So how do we get around this? We have to think about how we interact with things on a more base level. Why does it make sense for me to use multitouch and why does it boggle my grandmother’s mind? I was brought up thinking about these things (and a helpful dose of SciFi didn’t hurt) and could draw parallels to certain things that made interacting with things like an XBOX controller and touchscreen phone make sense. What we have to do is find an analog for others to understand. Some aboriginal from the Outback isn’t going to get that if he or she talks to the phone, Siri will answer back. We have to create interfaces and devices that communicate what they are doing and how they do it. Cellphones that resemble traditional phones are more likely to sell. Phones that look like some kind of dark Borg technology fail because people see that and don’t get it is a phone; they don’t recognize a parallel or the form as a phone and shun it.

We have to explain and design things in terms of the old for people to understand the new. Slowly we can alter the design and change the form of the new to slowly move away from old to get something that resembles something new yet I still understand what it is. If you gave the iPhone 4S or the Samsung Galaxy S II to someone 20 years ago, they might not get that those are phones but show the same phones to someone ten years ago and they would see the resemblance. We are more likely to accept that which is familiar so if we want to increase technology acceptance rates, then we need to look to the old to inform the new rather than constantly making clean breaks to establish a new order.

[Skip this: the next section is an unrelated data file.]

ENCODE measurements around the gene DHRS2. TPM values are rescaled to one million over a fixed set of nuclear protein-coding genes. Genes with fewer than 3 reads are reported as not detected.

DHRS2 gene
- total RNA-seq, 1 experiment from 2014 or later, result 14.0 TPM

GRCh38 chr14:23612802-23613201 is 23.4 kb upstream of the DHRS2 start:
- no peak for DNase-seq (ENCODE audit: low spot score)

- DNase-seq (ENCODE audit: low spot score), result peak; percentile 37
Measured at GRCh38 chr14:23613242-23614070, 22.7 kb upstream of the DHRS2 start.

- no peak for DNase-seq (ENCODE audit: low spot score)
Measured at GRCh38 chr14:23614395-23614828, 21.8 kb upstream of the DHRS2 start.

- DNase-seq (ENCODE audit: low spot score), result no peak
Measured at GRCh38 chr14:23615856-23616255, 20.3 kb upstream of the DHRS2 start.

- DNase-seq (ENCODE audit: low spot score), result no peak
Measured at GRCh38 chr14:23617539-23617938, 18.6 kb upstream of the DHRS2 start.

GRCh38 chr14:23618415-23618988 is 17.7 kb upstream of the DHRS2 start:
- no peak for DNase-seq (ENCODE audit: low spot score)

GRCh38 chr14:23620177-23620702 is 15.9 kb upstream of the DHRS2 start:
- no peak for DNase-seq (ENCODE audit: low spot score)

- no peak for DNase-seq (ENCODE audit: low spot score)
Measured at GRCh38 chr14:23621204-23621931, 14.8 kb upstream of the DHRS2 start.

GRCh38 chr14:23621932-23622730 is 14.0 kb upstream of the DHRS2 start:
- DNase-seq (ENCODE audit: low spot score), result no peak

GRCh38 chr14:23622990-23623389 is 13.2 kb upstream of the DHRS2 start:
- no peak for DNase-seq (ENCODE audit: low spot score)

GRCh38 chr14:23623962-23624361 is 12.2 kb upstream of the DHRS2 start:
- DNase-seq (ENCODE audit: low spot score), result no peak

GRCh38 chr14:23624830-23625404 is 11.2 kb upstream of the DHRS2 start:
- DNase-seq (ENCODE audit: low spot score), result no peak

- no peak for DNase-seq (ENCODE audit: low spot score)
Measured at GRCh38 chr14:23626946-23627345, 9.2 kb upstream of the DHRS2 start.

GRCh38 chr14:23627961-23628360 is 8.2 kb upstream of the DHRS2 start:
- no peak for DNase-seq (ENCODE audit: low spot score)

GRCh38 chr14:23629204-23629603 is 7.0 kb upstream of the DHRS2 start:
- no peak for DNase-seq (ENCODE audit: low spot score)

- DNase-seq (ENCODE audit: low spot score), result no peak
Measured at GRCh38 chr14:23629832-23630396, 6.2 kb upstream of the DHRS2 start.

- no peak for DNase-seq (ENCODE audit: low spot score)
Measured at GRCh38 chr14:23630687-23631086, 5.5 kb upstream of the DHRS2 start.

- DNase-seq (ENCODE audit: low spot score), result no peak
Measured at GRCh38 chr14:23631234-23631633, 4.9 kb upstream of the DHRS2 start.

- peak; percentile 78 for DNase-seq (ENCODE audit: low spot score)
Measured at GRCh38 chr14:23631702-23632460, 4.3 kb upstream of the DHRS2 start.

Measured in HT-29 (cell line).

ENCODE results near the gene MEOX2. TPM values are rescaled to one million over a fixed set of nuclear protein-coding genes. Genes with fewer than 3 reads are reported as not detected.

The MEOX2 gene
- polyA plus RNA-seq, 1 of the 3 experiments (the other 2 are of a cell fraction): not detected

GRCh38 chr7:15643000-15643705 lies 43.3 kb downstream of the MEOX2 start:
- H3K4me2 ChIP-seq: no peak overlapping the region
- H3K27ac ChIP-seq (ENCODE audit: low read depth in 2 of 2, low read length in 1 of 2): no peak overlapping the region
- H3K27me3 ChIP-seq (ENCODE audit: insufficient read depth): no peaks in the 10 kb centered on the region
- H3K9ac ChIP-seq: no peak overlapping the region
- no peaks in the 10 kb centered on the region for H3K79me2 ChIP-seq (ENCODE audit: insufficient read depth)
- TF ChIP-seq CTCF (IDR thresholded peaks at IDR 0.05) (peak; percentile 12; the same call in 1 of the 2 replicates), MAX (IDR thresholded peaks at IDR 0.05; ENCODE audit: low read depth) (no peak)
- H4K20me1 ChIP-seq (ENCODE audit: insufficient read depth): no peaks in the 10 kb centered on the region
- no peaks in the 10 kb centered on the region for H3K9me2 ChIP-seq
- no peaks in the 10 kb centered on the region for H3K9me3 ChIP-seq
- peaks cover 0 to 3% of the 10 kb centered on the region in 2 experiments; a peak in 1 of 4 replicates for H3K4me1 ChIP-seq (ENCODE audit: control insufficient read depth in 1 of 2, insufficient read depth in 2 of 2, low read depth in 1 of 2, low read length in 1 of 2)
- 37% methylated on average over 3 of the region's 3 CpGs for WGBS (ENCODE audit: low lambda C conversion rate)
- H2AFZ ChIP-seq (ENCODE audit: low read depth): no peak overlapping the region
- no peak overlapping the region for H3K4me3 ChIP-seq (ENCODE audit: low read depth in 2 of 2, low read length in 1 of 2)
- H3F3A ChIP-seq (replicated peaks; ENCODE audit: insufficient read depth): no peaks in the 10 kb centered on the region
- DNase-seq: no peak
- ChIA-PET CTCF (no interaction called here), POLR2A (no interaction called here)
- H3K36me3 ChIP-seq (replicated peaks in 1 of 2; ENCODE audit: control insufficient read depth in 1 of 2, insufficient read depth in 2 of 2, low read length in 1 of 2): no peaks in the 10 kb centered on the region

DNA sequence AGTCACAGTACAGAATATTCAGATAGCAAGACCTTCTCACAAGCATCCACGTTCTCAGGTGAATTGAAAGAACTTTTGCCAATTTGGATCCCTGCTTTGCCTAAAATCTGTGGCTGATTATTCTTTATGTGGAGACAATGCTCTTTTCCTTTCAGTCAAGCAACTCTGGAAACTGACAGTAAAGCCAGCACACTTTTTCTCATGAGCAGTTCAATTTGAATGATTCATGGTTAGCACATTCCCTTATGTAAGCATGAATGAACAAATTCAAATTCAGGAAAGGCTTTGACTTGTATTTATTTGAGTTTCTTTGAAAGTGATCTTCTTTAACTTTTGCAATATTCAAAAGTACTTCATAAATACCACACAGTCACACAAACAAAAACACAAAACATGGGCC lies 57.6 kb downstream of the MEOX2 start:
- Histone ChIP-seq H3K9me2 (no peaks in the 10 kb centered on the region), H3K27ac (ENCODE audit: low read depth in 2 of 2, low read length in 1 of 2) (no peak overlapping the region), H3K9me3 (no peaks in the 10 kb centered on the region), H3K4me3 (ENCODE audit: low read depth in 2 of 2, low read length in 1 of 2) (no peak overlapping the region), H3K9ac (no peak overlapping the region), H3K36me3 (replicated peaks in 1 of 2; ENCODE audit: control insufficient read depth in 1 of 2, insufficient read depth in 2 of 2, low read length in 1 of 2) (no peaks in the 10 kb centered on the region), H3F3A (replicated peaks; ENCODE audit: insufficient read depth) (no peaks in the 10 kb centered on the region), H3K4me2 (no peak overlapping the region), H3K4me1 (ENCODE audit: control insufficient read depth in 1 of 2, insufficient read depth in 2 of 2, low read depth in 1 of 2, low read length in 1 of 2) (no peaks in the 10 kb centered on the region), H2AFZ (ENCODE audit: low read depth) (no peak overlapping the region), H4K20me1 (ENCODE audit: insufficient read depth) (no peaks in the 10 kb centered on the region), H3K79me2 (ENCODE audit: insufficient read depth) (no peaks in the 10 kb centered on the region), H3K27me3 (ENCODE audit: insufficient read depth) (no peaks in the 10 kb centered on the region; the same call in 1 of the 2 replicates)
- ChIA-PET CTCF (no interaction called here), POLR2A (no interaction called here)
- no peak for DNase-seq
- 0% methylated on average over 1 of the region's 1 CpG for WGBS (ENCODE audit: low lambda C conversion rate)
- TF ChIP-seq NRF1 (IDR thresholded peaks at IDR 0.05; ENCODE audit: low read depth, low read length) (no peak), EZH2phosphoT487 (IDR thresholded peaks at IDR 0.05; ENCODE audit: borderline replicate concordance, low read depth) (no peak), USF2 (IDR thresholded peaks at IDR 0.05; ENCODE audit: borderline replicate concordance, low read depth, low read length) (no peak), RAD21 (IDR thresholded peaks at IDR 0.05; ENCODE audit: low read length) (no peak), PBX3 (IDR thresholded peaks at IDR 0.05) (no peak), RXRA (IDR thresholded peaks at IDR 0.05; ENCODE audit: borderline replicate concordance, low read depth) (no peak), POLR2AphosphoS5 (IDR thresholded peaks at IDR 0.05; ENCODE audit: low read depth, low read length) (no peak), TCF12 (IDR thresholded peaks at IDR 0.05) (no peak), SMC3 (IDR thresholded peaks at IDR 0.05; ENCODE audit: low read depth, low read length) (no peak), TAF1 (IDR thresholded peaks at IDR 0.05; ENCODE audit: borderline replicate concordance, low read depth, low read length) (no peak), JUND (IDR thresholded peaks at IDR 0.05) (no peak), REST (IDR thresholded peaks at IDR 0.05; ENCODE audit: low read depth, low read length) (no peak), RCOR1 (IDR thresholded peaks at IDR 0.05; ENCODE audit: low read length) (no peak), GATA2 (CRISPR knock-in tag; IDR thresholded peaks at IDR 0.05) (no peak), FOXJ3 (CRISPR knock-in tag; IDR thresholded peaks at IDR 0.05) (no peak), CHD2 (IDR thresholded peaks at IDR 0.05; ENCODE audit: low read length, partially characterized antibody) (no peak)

The Missing Regulation: A Lessig Response

So I am rather confused having read the first 5 chapters of Code 2.0 and chapters 7 and 8 of Remix. The two books do not seem to jive with one another. Sure, both books have an interesting focus on the digital economy but they seem to be asking different questions and coming to radically different conclusions. Before going much further I will admit that these books may coalesce better if I had read them completely, but as time and graduate school are, I do what I am asked and will hopefully go back and finish them some other time.